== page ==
Over 80% of LGBTQ+ youth have been assaulted or threatened, and every instance of victimization in an LGBTQ+ person’s life more than doubles the likelihood of self-harming.

There are many resources available at the PFLAG, The Family Acceptance Project, and the Human Rights Campaign websites. The Coming Out as a Supporter Guide from the Human Rights Campaign is a great place to start and can be downloaded for free at their website.

Instead of trying to change their sexual or gender identity, work to reduce prejudice and discrimination.

The American Psychological Association tells us that trying to change someone’s sexual or gender identity has negative impacts. The APA instead recommends increasing educational services and social supports that provide accurate information, increase family and school support, and reduce rejection.

If you know someone who is LGBTQ+ and thinking about taking their life, there are ways you can help them.


Too many LGBTQ people have attempted suicide.

Lesbian, gay, and bisexual kids are three times more likely than straight kids to attempt suicide at some point in their lives.

LGBTQ youth are 4 times more likely to make a medically serious attempt at suicide than other young people.

Especially high suicide attempt rates have been reported among lesbian, gay, and bisexual people who are African American, Latino, Native American, and Asian American.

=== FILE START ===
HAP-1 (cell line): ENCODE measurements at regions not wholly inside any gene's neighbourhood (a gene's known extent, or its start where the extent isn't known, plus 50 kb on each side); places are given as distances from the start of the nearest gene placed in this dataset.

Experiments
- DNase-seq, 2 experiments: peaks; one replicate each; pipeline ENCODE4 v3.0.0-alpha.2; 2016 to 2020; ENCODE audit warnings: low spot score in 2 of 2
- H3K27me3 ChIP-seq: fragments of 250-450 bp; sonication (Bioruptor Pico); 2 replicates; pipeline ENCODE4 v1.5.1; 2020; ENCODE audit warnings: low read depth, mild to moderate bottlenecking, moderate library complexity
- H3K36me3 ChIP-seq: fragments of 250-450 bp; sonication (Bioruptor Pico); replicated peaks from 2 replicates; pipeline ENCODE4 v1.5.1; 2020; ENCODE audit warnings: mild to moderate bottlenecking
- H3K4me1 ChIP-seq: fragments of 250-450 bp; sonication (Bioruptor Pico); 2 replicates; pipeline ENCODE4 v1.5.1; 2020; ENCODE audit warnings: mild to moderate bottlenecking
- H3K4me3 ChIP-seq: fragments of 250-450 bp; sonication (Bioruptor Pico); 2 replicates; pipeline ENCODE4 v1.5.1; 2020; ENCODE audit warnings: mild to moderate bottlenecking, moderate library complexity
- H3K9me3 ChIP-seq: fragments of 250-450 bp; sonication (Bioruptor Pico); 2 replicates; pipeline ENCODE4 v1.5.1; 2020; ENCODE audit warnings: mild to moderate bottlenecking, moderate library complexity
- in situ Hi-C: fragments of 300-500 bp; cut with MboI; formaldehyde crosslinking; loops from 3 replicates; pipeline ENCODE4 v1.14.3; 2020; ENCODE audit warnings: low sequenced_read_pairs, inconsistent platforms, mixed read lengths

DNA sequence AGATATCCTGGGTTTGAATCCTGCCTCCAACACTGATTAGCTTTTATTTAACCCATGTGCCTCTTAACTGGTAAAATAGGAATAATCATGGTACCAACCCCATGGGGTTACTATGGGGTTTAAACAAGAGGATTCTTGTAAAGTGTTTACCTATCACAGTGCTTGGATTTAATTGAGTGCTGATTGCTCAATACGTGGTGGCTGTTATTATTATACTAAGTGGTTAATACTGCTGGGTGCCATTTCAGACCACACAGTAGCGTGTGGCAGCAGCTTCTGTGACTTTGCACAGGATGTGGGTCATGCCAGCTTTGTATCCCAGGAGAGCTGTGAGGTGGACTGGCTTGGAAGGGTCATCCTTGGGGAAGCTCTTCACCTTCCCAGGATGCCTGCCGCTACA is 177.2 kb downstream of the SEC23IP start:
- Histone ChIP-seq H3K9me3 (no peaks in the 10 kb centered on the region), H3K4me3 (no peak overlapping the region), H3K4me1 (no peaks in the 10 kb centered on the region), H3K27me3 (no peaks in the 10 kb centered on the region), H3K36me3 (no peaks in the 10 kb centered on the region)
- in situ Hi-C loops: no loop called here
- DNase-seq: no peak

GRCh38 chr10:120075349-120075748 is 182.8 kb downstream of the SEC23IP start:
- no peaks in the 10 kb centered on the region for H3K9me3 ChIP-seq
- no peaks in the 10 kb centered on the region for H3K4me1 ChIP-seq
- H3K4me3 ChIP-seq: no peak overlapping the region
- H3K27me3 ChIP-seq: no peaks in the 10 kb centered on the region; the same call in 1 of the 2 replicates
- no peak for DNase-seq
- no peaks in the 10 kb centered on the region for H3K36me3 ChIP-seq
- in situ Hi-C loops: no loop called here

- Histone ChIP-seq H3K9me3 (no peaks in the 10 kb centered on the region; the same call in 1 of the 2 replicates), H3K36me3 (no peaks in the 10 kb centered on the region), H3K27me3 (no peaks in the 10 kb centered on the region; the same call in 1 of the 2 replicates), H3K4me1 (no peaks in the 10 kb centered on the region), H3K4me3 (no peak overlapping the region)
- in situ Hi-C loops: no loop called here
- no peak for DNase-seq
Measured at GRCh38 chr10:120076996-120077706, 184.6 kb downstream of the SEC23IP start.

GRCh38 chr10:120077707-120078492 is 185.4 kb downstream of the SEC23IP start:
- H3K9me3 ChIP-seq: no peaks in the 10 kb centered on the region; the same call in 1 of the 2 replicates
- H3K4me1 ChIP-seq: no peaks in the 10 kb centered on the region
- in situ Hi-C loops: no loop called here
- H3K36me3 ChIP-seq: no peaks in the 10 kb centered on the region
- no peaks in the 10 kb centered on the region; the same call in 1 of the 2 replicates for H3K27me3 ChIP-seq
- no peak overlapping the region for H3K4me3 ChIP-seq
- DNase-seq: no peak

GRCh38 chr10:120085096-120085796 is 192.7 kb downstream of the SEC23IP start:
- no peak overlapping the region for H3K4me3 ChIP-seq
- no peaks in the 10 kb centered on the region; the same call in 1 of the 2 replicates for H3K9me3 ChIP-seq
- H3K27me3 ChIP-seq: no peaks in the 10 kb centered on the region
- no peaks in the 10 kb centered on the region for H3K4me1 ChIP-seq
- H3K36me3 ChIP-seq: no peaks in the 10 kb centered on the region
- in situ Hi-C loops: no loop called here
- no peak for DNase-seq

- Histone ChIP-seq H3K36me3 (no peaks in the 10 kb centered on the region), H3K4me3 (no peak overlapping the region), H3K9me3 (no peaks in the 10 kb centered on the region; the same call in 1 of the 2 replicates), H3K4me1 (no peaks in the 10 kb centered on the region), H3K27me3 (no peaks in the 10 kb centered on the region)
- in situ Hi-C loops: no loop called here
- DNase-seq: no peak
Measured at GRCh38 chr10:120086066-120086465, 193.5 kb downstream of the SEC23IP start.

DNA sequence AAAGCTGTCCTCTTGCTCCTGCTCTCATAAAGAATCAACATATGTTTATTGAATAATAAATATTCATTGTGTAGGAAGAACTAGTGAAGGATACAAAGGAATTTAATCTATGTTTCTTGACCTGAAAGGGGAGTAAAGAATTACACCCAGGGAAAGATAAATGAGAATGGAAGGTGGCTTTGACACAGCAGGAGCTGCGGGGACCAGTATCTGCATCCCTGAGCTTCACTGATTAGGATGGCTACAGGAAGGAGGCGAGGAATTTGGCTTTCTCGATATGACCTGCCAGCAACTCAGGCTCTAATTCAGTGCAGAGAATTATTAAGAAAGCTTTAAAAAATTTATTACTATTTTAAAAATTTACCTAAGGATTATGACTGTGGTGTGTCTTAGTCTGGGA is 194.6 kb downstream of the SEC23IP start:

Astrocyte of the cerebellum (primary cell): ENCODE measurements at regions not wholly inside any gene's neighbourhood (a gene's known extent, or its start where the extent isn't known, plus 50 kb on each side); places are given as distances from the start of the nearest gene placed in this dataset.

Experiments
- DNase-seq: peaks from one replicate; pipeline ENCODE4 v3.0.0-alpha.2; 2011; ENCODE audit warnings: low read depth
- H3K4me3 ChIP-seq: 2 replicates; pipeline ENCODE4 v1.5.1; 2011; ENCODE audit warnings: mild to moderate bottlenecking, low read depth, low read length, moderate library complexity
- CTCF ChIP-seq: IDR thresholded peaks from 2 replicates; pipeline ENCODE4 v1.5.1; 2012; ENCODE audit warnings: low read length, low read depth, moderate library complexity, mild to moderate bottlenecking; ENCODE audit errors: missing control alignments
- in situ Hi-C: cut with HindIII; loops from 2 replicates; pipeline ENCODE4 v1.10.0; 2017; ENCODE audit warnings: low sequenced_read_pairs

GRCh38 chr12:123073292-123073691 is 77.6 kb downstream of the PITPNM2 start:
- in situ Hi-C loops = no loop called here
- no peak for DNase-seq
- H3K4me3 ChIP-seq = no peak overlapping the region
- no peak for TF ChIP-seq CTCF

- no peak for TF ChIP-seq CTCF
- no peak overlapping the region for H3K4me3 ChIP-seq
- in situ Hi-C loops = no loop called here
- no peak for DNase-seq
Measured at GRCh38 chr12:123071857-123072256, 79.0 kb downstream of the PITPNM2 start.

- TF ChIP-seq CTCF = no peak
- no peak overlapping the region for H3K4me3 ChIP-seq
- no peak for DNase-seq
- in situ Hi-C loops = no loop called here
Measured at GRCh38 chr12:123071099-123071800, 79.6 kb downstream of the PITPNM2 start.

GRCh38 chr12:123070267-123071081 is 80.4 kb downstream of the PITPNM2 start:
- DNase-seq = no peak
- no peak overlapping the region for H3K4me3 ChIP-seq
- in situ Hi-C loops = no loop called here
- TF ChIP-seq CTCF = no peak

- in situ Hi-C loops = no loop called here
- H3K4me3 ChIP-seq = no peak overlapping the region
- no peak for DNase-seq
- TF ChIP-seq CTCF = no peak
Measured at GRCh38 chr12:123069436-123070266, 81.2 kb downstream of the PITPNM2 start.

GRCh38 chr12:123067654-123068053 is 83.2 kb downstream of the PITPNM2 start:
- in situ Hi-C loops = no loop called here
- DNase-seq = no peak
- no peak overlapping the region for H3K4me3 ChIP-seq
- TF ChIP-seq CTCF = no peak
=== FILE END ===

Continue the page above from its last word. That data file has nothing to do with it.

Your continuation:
Lesbian and bisexual women and girls are twice as likely to attempt suicide than those who are straight.

Gay and bisexual guys are four times as likely to attempt suicide than heterosexual men and boys.

Nearly half of young trans people have seriously considered taking their lives and a quarter have attempted suicide.

In one study, 41% of trans adults said they had attempted suicide. The same study found that 61% of trans people who were victims of physical assault had attempted suicide.

Lesbian, gay, and bisexual young people who come from families that reject or do not accept them are over eight times more likely to attempt suicide than those whose families accept them.
Each time an LGBTQ person is a victim of physical or verbal harassment or abuse, they become two and a half times more likely to hurt themselves.

Conversion or reparative therapy are ineffective and extremely harmful for LGBTQ people. These therapies can lead to increased depression, substance abuse, and suicide attempts.
Suicidal lesbian, gay, and bisexual people were more likely to attempt suicide after seeking religious or spiritual treatment.

Note: This website only includes information about suicide attempts and not deaths by suicide. That is because accurate information is not always collected and reported about people’s sexualities and gender identities after their deaths. For this reason, there are not reliable statistics regarding suicide rates of LGBTQ people.


According to the CDC, 90% of the people who die by suicide have a mental illness – such as depression or anxiety – or substance abuse problem at the time of their death.